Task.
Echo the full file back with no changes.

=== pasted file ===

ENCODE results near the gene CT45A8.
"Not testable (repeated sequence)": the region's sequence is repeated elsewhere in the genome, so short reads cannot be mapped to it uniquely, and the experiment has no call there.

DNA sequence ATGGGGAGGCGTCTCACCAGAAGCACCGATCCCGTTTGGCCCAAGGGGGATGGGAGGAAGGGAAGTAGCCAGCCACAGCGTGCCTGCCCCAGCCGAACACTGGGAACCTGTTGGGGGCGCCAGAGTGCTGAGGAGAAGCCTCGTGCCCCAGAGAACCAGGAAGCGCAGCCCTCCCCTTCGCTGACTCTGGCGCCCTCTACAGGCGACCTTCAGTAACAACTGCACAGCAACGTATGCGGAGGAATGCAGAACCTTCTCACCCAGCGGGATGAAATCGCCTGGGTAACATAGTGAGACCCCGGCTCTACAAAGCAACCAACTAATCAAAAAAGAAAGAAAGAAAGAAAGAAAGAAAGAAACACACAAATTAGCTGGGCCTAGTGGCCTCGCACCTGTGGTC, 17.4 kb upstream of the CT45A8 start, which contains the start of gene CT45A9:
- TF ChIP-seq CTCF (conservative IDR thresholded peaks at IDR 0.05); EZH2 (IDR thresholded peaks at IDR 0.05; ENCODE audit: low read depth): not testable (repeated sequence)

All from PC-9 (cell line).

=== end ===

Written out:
ENCODE results near the gene CT45A8.
"Not testable (repeated sequence)": the region's sequence is repeated elsewhere in the genome, so short reads cannot be mapped to it uniquely, and the experiment has no call there.

DNA sequence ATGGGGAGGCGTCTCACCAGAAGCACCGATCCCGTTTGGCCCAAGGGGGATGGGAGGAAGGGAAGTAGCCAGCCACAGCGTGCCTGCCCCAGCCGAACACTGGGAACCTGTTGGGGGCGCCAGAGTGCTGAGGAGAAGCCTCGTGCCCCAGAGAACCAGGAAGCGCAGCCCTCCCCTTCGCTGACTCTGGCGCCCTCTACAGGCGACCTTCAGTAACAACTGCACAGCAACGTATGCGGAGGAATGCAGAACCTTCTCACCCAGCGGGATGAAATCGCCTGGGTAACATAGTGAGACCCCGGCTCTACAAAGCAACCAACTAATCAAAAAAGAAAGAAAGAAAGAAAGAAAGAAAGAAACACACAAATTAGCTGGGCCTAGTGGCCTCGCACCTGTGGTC, 17.4 kb upstream of the CT45A8 start, which contains the start of gene CT45A9:
- TF ChIP-seq CTCF (conservative IDR thresholded peaks at IDR 0.05); EZH2 (IDR thresholded peaks at IDR 0.05; ENCODE audit: low read depth): not testable (repeated sequence)

All from PC-9 (cell line).